PETER BOLOT AGAINST THE PRESS

Case Number: 2323

Council Meeting: MAY 2013

Verdict: Not Upheld

Publication: The Press

Ruling Categories: Comment and Fact
Balance, Lack Of
Cartoons
Accuracy
Unfair Coverage
Conflict of Interest

Peter Bolot took issue with a Malcolm Evans cartoon published in The Press on February 22 2013. The complaint is not upheld.

Background
The cartoon, entitled "Plain Packaging" featured eight panels resembling newspaper billboards. Seven referred to current New Zealand issues, with a comment diagonally across each. The eighth had the words "Israel and the Palestinians" with the word "Apartheid" diagonally across it.

The Complaint
Mr Bolot said while he accepted that cartoons are allowed greater leeway, this one was offensive and racist, and exhibited obsessional hatred towards Israel. He cited New Zealand Press Council Principles 1 (Accuracy, Fairness and Balance), Principle 4 (Comment and Fact) and Principle 9 (Conflicts of interest).

Referring to NZPC Principle 9, he said Evans' history of work with the New Zealand Herald and The Press showed he had an established hatred of Israel.

The Editor’s Response
Israel was not particularly singled out in the cartoon but was part of a scattergun set of comments on issues on which Evans wished to express a view that day. Cartoonists had a certain licence to comment on issues. Cartoons were understood to be opinion, as NZPC Principle 4 acknowledged. They were not required to be fair and balanced and often took a striking view one way or another on a controversial topic.

The suggestion that Israel was an apartheid state was not particularly novel, and Wikipedia even had a long, detailed entry about this. While it was a controversial or even extreme proposition, and it was not one that The Press endorsed, expressing that opinion was not displaying blind prejudice, or bigotry.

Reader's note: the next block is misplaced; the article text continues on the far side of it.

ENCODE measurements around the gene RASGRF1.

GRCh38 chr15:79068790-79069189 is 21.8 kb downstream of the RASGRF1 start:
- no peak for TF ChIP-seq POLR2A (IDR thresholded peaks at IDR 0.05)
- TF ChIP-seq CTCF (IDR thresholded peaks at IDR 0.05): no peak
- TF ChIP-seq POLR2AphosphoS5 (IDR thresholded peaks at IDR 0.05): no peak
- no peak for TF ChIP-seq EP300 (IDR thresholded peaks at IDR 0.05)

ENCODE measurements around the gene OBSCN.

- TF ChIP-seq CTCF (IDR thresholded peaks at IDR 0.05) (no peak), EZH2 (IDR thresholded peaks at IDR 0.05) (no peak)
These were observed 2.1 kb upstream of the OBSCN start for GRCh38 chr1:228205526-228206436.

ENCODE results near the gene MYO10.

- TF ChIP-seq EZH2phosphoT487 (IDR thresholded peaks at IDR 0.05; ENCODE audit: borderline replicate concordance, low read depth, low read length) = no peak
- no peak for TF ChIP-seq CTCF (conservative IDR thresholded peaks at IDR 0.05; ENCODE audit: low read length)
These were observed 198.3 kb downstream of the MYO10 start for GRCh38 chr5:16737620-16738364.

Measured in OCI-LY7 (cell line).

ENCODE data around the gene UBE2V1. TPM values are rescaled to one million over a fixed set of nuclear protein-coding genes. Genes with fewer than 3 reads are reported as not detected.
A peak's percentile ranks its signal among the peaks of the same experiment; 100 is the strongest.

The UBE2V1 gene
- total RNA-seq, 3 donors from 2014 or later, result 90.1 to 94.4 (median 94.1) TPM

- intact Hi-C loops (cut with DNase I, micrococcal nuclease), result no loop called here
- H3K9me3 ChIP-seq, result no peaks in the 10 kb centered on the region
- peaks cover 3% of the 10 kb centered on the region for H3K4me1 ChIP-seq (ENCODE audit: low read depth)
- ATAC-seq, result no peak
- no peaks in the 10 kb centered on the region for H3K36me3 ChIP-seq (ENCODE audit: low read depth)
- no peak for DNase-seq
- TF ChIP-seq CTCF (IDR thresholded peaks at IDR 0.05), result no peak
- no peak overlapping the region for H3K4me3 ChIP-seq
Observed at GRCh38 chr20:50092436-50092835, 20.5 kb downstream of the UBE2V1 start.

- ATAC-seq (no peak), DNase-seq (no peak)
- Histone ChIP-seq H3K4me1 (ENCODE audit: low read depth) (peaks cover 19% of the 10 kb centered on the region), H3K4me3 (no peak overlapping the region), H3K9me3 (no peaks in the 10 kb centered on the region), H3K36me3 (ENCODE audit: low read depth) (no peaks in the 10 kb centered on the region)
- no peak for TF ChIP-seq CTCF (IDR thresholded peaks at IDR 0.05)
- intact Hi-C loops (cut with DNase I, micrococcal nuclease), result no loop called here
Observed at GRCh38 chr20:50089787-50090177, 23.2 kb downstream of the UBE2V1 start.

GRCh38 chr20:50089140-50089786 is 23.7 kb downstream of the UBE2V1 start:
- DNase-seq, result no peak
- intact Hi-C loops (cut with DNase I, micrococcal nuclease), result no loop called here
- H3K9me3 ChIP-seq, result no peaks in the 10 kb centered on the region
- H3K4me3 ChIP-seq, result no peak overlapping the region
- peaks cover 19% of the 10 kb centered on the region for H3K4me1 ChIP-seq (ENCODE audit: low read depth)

She could not see how Principle 9 (conflicts of interest) applied. She did not know of any interest held by the cartoonist that compromised his opinions on Israel or anything else. "He has strong opinions on Israel, as he has on many other subjects. That does not constitute a conflict of interest. Strong views are, in general, almost a qualification for a good cartoonist."


Press Council Decision
The Press Council Principle 4 (comment and fact) makes it clear that cartoons are opinion. The Evans cartoon was opinion and published on a page clearly identified as such. It did not cross the boundary of racist or hate speech. Cartoonists have the right to express their views, which can provoke or upset. In this case, while the inclusion of the Israel reference in a cartoon largely about New Zealand issues might seem unusual, the cartoonist was free to do so.

Mr Bolot's claim that Principle 9 (conflicts of interest) has been contravened is also not accepted. There is no conflict of interests when a cartoonist expresses a strong view which he holds. Similarly, his claim about Principle 1 (accuracy, fairness and balance) is not accepted.
Fairness and balance are not requirements in a cartoon.

Press Council members considering this complaint were Barry Paterson, Tim Beaglehole, Liz Brown, Pip Bruce Ferguson, Kate Coughlan, Sandy Gill, Penny Harding, Clive Lind, John Roughan and Stephen Stewart.

Chris Darlow took no part in the consideration of this complaint.